Peter Wright provides the next chapter focusing on ’14 and 11 Squadrons’ War’ that describes operationally the RFC battle with the Ottoman forces. The RFC was utilizing inferior aircraft, such as the BE2c and the DH.1a, against the Ottoman air force manned by German pilots flying Albatros D.III and D.Va aircraft. It wasn’t really until replacement aircraft in the form of Bristol F.2Bs and SE.5a aircraft arrived that the RFC could prevail over the Turks in the air. ‘Lawrence’s Air Force’ focuses on the deployment and operations of RFC 14 Squadron. Primarily focused on reconnaissance to produce current maps to support the fight against the Turks, the unit did support the ground forces extensively.

‘The ‘X’ Factor’ is a chapter by Peter Wright that was originally written to respond to a 2010 book by James Hynes, ‘Lawrence of Arabia’s Secret Air Force’, a wartime diary. Created from the Arabian detachment in September 1917, the X Flight was anything but secret. This small unit operated only three aircraft initially and only for a short eleven month period, ending in October 1918. Peter Dye’s ‘Bifffy Borton’s Bomber’ addresses the flight of Handley Page O/400 C9681, the largest aircraft anyone had ever seen in Cairo, let alone the Middle East. Brigadier –General Biffy Borton flew in direct from England, one of the longest flights up to August 1918. The Handley Page soon entered the battle much to the delight of the Arabs.

Trevor Henshaw follows with a chapter on the bombing unit 58 Squadron and its arrival in Egypt in ‘An Odyssey to the East’. This operation oversaw a total of fifty-two Handley Page O/400 bombers arrive with 58 Squadron leading the way. Nevertheless, the 2,000 mile trek took its toll on men and machine. T.E. Lawrence was in one of the crashes as he was returning from the Versailles Peace Conference and his notes add significant insight. Peter Dye’s final chapter, ‘The Cairo-Baghdad Air Route’ follows the decision from the Cairo Conference of March 1921 to implement regular air service to support the British military presence. The appendices offer another five pages detailing all the aircraft and aircrew involved.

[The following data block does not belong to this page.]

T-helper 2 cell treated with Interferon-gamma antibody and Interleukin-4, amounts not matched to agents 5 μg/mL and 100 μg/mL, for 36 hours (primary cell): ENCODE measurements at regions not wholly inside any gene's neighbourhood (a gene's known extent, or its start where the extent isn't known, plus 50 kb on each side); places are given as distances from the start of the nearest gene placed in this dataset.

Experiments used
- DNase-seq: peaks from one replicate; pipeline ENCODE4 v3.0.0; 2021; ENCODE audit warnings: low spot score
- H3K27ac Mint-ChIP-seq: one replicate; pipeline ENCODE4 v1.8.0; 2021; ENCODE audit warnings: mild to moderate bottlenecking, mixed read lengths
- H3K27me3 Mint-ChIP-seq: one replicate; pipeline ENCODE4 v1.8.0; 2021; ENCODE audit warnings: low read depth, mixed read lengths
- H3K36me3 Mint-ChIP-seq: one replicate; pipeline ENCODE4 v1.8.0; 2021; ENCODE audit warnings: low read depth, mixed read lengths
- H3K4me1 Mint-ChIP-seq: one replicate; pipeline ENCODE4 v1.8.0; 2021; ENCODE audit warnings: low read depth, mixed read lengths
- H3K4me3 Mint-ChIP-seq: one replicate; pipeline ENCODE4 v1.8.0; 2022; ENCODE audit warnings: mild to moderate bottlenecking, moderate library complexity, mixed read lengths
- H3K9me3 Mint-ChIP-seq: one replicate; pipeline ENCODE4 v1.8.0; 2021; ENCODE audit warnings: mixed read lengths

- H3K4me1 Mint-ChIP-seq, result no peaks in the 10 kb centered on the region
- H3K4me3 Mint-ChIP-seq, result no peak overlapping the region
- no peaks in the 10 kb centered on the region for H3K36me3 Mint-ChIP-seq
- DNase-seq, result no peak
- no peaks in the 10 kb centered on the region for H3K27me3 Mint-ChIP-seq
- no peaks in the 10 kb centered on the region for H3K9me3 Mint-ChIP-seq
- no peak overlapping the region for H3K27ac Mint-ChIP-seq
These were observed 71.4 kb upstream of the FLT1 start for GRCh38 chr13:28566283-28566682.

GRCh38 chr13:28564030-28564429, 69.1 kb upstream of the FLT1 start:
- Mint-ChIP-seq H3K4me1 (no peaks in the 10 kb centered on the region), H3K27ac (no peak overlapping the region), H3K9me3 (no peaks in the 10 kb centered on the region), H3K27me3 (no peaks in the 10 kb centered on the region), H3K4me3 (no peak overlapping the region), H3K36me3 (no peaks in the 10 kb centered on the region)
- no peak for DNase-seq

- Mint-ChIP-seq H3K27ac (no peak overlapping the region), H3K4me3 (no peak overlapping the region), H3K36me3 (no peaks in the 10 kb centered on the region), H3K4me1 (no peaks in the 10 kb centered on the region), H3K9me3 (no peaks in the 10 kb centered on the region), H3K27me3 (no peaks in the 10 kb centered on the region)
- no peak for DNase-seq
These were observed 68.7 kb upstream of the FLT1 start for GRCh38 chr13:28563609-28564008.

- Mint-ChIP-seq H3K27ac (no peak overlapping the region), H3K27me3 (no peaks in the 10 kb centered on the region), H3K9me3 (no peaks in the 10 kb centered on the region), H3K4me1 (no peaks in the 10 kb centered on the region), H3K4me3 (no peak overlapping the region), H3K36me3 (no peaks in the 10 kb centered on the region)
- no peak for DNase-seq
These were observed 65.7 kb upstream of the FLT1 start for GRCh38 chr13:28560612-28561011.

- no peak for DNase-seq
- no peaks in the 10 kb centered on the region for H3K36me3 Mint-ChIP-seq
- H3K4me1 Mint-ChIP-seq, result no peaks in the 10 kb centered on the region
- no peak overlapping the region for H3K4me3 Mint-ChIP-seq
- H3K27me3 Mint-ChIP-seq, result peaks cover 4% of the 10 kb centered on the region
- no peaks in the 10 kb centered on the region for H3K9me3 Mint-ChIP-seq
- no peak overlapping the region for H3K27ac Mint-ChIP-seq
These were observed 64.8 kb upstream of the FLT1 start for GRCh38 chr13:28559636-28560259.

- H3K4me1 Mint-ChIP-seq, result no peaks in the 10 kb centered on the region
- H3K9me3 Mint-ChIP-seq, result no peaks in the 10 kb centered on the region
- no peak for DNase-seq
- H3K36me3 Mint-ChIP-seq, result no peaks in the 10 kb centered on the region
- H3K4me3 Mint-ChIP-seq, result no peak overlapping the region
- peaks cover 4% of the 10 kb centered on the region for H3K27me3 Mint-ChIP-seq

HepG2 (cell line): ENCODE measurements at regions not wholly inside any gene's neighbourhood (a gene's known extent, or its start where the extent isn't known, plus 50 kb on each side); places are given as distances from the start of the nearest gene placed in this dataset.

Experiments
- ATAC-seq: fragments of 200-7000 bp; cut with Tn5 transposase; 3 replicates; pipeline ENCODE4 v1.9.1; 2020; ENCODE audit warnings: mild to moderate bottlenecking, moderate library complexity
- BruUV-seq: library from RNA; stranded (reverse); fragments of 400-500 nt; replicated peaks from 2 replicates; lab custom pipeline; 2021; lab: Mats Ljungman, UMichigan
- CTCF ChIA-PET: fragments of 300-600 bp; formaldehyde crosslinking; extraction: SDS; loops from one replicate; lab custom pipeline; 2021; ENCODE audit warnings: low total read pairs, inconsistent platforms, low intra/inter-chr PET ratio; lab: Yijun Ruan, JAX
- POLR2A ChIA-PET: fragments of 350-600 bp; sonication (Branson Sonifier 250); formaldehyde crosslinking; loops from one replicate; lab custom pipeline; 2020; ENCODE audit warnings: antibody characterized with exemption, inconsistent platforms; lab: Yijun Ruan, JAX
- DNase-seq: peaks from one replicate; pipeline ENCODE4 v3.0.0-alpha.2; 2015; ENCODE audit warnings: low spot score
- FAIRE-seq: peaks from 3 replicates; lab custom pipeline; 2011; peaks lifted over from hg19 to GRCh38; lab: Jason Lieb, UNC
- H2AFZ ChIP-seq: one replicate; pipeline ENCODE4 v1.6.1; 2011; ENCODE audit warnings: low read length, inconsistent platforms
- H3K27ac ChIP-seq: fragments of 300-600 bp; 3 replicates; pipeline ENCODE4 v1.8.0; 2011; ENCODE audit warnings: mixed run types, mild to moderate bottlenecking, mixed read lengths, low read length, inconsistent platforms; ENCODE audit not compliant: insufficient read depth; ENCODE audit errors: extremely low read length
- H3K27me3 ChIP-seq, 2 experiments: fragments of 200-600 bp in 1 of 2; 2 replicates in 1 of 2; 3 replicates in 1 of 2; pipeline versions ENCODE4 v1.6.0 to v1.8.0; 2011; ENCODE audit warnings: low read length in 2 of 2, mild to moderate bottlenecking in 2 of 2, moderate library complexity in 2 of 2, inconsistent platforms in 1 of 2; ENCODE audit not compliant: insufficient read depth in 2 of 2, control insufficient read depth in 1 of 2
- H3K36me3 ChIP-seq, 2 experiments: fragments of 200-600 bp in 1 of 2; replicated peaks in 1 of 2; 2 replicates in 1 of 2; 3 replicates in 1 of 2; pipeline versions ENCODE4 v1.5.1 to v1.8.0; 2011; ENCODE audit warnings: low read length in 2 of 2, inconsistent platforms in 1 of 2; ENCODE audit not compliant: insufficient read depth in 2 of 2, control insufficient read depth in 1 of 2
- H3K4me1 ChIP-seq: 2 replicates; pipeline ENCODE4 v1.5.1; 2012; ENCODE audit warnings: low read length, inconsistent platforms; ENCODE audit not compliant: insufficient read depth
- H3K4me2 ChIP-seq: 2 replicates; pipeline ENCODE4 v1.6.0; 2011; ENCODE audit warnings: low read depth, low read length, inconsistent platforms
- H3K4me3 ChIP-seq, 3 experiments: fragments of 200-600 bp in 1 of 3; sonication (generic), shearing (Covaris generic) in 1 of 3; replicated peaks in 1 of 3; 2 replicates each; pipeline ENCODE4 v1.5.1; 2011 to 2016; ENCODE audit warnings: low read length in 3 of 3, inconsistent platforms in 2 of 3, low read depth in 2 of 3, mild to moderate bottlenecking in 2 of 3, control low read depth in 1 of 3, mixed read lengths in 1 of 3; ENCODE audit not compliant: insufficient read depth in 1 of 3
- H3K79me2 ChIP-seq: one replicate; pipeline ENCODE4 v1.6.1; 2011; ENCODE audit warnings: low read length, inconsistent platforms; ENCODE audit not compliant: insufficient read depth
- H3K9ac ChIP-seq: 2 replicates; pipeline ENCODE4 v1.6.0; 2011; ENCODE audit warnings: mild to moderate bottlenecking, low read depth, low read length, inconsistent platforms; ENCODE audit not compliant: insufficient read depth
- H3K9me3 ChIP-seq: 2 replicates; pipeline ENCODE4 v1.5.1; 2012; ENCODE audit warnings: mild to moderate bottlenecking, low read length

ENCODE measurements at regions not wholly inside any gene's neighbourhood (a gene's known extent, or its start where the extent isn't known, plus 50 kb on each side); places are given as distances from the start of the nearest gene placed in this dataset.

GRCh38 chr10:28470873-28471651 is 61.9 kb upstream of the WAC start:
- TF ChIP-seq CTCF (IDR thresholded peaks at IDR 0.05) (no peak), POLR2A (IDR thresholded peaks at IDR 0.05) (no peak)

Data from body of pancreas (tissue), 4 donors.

• Lawrence of Arabia and the First War in the Air by Peter Dye
  • T.E. Lawrence – Airpower Visionary by Peter Dye [Page 6, 13]
  • 14 and 11 Squadrons’ War: An Overview from ‘Skies Over the Holy Land’ by Peter Wright [Page 19]
  • Lawrence’s Air Force: Arabian Detachment, 14 Squadron RFC by Peter Wright / Roger Bragger [Page 30]
  • The ‘X’ Factor: Special Duty Flight, 14 Squadron RFC by Peter Wright [Page 37]
  • Biffy Borton’s Bomber by Peter Dye [Page 43]
  • An Odyssey to the East: 58 Squadron to Egypt 1919 by Trevor Henshaw [Page 59]
  • The Cairo-Baghdad Air Route by Peter Dye [Page 68]
  • [Appendices]
    • Early 14 Squadron Machines by Mike O’Connor / Mike Napier
    • 14 Squadron Machines by Mike O’Connor / Mike Napier
    • 14 Squadron Roster of Aircrew and Other Officers by Mike O’Connor / Mike Napier
    • German / Turkish Flying Units by Peter Wright
    • Some German Flying Personnel by Peter Wright

It’s another great book from Cross & Cockade and I’m quite impressed with the quality. If you are into WWI era aviation; this book is an incredible source of information that will have you on the edge of your seat. I know that the Peter O’Toole 1962 film, Lawrence of Arabia, although an ‘epic’ movie, had little to do with the truth. Still, after reading this tome, I am curious to watch it again. My thanks to Cross & Cockade International and IPMS/USA for the chance to review this great issue.

Highly recommended!


Add new comment

All comments are moderated to prevent spam

This site is protected by reCAPTCHA and the Google Privacy Policy and Terms of Service apply.